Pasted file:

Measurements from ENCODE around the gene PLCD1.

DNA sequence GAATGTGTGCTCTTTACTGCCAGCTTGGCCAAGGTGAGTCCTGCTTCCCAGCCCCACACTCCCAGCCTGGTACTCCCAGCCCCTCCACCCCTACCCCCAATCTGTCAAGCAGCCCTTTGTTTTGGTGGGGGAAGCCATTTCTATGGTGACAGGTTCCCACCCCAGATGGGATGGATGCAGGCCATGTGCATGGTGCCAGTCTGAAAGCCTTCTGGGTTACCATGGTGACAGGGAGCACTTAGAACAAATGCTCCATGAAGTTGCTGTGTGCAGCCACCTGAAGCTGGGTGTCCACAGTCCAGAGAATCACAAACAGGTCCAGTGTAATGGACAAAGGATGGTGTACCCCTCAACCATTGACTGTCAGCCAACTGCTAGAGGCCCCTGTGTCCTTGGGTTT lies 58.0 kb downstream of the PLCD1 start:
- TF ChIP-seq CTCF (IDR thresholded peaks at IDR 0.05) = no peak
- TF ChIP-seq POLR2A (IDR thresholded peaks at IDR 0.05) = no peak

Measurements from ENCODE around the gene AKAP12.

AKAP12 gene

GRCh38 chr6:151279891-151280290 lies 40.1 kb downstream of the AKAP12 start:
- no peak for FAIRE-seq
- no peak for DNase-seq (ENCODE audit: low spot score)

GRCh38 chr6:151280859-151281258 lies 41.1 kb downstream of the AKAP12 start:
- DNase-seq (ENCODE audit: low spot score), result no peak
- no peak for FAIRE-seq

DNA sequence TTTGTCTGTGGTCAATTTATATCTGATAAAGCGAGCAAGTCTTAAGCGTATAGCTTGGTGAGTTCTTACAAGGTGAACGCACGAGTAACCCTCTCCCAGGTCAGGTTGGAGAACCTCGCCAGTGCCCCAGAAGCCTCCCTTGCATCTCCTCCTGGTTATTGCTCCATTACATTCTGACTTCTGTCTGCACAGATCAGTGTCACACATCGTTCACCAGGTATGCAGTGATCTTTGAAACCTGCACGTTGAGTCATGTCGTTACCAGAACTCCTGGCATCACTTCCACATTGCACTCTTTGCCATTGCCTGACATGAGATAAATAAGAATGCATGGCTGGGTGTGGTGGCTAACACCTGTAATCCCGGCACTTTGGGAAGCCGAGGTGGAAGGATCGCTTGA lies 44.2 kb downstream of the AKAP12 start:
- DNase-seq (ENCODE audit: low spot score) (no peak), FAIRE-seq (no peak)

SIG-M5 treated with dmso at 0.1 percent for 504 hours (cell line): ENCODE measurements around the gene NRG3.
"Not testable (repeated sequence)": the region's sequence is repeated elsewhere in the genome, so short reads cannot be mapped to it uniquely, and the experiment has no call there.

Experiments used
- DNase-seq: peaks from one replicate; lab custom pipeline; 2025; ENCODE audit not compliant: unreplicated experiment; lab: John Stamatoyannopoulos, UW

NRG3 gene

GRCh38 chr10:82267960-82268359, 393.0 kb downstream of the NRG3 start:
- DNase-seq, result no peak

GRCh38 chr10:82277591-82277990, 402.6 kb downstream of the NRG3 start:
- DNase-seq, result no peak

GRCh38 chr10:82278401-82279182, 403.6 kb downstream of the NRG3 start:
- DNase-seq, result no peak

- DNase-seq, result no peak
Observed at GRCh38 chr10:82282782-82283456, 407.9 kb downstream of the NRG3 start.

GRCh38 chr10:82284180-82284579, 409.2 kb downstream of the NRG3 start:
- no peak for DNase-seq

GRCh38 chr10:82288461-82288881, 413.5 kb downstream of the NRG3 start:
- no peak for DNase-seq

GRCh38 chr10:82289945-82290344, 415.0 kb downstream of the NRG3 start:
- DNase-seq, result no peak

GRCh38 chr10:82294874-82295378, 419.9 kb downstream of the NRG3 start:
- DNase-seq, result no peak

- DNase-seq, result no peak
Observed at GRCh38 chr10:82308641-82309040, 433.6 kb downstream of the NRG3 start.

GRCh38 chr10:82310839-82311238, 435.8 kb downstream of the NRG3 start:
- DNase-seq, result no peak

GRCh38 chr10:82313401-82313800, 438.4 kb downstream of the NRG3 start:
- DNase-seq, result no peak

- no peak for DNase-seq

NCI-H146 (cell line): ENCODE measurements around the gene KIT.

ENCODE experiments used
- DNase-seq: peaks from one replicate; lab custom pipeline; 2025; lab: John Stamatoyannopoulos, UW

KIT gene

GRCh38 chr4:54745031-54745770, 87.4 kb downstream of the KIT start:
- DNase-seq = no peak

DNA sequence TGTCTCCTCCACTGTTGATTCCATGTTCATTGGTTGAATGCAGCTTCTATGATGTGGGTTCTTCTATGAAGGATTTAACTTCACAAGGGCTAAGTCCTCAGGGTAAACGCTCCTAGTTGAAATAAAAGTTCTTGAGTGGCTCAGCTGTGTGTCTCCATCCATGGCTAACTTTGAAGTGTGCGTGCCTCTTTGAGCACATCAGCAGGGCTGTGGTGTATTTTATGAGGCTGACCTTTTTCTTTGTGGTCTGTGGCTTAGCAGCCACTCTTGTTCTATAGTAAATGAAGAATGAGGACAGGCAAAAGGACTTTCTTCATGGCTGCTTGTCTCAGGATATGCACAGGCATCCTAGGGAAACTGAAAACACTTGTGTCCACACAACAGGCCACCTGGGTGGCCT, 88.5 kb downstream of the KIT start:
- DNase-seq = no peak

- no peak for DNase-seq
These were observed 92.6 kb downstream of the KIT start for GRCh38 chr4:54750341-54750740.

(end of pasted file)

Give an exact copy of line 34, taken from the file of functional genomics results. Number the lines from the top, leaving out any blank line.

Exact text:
GRCh38 chr10:82294874-82295378, 419.9 kb downstream of the NRG3 start: